Smoke on the Water—Wood & Liquid Smoked Salts


Smoked SaltStart with an all-natural salt and slow smoke it using real Applewood chips. A delicate smolder with a subtle hint of fruit makes this smoked salt very versatile as a rub, marinade, or finishing salt. BUT what if you do not have a smoker? That is what my friend Anna asked me. So I came up with a solution. There are two methods here to get that wonderful flavor that smoked salt imparts. Included is a recipe to make an Applewood Smoky Rub.

If you’ve ever seen smoked salt on a shelf in a grocery store before, you probably noticed one thing in particular. It’s very expensive! Based on the price, you would think you were buying gold dust. The good news is it is not expensive or difficult to make on your own.

You can also try different flavors. The woods all have subtle differences in their flavors. Use chemical-free cherry, pecan, mesquite, and hickory wood chips. The same with method number two, where liquid smoke is used. There are many flavors out there you can try. Most liquid smokes are completely natural. They are merely the condensed liquid from the actual smoking process, the stuff running down the inside of your home bbq/smoker lid. Other than actually smoking your item, this is the only way you will impart that flavor.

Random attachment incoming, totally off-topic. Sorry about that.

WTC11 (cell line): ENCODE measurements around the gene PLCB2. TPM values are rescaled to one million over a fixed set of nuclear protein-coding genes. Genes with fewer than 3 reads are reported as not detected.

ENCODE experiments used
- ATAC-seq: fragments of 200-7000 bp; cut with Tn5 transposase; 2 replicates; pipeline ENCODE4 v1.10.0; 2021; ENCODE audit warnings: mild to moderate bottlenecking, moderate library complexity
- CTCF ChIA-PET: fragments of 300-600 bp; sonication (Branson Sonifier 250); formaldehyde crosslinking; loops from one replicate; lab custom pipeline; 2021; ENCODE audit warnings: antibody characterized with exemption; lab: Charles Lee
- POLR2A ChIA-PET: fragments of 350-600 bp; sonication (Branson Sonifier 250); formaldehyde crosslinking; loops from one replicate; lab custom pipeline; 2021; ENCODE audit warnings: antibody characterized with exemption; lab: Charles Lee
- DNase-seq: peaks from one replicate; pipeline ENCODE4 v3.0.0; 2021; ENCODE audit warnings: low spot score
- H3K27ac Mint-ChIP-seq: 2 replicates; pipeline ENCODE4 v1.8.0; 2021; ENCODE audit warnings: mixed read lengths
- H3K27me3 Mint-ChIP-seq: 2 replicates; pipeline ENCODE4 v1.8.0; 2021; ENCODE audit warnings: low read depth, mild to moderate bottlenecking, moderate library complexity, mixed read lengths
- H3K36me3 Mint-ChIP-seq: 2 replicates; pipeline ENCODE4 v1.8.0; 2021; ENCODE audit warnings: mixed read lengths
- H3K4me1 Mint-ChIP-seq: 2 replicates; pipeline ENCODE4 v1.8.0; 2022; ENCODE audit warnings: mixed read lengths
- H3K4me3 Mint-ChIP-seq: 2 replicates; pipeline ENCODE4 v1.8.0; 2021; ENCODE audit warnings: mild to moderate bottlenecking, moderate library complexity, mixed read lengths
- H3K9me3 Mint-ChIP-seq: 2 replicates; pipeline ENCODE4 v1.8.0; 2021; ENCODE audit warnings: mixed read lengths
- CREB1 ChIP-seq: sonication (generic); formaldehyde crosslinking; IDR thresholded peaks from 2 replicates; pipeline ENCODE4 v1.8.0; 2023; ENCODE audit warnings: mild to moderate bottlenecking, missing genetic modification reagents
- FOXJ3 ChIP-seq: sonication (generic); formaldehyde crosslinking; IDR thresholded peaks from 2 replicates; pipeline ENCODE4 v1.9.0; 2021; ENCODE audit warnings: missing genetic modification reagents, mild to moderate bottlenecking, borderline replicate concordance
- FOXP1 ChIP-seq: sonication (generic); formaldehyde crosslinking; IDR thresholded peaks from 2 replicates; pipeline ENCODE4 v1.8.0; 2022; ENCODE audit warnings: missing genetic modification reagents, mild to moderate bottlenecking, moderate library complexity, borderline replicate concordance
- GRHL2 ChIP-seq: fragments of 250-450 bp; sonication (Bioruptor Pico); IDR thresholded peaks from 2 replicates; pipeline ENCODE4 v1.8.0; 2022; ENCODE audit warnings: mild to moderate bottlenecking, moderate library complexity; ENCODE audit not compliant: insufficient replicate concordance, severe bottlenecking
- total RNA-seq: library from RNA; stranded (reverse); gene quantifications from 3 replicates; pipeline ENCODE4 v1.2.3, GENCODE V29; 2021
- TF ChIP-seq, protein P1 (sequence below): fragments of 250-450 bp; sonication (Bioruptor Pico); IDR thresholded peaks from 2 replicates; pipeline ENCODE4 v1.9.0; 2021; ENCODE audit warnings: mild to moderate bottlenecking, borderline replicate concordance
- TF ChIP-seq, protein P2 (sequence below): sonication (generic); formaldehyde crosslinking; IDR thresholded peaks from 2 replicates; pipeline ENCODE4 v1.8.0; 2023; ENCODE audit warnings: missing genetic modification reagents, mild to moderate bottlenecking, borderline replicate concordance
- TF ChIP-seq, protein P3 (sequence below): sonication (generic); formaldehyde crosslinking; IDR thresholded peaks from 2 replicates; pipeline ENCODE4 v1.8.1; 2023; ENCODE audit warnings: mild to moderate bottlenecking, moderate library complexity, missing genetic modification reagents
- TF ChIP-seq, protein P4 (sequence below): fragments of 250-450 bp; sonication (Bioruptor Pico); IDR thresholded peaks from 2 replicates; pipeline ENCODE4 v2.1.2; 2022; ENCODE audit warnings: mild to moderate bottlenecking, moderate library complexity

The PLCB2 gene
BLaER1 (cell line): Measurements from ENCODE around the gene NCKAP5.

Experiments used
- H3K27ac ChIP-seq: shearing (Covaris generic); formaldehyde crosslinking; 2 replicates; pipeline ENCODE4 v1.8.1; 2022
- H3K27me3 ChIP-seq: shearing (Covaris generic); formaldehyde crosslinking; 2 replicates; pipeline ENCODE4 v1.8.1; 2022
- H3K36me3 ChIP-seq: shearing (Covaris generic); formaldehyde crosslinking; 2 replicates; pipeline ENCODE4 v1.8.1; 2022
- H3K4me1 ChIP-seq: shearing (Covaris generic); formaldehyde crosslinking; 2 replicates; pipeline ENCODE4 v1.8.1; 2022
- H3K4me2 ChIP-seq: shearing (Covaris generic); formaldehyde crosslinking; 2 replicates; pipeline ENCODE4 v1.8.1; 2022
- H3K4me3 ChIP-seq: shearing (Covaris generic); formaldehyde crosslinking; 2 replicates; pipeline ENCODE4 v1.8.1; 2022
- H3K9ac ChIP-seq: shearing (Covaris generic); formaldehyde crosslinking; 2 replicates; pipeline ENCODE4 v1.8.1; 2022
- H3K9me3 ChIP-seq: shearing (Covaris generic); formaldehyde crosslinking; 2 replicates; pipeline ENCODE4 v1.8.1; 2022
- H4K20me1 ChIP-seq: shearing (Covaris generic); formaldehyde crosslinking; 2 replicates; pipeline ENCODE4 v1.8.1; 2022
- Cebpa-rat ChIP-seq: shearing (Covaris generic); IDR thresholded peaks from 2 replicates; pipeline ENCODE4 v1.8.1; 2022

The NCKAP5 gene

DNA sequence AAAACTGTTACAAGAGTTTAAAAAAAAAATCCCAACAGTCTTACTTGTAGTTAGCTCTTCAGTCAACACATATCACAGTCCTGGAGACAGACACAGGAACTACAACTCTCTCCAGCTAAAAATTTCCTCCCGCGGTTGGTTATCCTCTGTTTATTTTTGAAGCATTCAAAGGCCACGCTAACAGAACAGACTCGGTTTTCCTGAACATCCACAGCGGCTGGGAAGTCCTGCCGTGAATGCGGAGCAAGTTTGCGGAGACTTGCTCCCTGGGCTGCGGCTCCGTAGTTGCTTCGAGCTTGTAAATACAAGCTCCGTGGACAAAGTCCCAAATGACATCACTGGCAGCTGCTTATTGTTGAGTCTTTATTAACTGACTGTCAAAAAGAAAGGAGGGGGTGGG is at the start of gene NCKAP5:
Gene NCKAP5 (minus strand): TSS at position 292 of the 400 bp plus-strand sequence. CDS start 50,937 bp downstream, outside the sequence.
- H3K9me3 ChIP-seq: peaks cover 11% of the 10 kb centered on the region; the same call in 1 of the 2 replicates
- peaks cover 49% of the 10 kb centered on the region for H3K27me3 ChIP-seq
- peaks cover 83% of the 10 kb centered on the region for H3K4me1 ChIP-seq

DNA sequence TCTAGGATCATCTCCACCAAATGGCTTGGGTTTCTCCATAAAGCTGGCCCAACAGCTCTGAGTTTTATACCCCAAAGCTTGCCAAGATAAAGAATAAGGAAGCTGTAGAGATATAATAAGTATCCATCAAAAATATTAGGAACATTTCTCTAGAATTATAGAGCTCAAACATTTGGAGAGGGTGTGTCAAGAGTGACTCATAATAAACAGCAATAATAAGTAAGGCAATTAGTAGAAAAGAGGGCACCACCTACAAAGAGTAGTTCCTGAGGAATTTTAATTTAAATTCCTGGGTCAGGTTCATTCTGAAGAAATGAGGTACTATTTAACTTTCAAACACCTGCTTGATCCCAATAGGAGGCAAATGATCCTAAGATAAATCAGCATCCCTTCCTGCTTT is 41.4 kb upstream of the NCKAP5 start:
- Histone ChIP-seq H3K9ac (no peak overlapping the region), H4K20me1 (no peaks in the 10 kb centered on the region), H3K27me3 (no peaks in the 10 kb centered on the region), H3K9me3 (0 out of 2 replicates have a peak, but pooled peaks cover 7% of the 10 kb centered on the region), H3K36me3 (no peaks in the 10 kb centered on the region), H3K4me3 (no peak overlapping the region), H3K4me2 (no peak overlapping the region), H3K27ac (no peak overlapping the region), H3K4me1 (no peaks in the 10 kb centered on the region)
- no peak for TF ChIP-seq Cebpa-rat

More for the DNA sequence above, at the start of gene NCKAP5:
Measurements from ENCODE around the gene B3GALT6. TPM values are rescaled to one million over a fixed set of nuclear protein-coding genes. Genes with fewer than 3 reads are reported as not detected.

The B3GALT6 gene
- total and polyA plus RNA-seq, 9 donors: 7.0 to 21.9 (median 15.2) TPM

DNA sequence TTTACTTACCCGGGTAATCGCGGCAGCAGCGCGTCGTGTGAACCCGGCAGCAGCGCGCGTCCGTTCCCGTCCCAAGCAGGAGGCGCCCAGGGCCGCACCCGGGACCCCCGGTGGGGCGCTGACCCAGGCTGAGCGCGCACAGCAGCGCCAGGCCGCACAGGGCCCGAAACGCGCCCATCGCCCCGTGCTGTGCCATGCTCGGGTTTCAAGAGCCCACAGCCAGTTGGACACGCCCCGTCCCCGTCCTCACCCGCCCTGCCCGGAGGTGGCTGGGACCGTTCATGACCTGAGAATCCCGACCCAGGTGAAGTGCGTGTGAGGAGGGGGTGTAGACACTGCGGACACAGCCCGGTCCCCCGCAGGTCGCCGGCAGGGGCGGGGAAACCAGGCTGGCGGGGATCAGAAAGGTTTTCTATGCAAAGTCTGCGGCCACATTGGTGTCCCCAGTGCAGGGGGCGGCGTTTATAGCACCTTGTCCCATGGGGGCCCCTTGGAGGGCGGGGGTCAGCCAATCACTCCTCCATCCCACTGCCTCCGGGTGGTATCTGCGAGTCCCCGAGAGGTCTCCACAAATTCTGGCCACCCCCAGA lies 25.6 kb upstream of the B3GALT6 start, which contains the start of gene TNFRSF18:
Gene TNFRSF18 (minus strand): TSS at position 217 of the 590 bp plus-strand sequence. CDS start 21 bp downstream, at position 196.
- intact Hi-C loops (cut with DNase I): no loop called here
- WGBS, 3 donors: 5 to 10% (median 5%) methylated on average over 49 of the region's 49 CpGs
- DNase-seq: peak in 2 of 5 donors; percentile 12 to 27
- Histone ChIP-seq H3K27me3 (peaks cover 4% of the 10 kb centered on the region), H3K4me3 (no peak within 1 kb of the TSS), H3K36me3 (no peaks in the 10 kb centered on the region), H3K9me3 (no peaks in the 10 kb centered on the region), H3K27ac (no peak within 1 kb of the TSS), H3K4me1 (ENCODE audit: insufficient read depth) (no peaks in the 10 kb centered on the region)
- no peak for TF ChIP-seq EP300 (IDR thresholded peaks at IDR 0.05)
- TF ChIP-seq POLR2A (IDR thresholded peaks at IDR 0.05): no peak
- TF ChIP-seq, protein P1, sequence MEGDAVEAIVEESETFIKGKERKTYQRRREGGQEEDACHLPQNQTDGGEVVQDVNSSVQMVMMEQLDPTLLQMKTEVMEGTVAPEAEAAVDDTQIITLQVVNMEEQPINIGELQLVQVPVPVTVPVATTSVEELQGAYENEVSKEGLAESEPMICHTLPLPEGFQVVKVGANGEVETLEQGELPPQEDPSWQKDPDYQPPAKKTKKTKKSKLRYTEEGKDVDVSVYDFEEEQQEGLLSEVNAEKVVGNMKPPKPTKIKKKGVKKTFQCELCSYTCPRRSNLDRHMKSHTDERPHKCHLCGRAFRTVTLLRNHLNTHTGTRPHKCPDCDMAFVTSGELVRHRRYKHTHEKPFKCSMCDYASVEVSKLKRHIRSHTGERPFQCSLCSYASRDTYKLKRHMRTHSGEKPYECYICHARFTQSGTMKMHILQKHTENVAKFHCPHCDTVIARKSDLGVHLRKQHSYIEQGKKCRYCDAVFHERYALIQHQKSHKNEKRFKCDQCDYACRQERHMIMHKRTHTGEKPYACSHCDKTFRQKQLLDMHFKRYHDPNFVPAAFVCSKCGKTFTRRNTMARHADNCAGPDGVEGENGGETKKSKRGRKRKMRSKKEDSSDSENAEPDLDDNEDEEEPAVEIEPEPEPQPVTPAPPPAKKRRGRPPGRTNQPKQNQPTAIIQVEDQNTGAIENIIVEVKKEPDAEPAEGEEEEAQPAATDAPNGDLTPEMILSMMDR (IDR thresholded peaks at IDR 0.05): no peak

I have replaced liquid smoke successfully with Tabasco’s Chipotle Pepper Sauce. The smoked chilis give you the nice smokey flavor and add a bit of fire as well. If you are preparing a food (like barbecue sauce) that has liquid smoke in it, consider smoked paprika instead of regular, and if you like the heat, smoked chilis as an alternative. You’ll likely need to adjust the original recipe.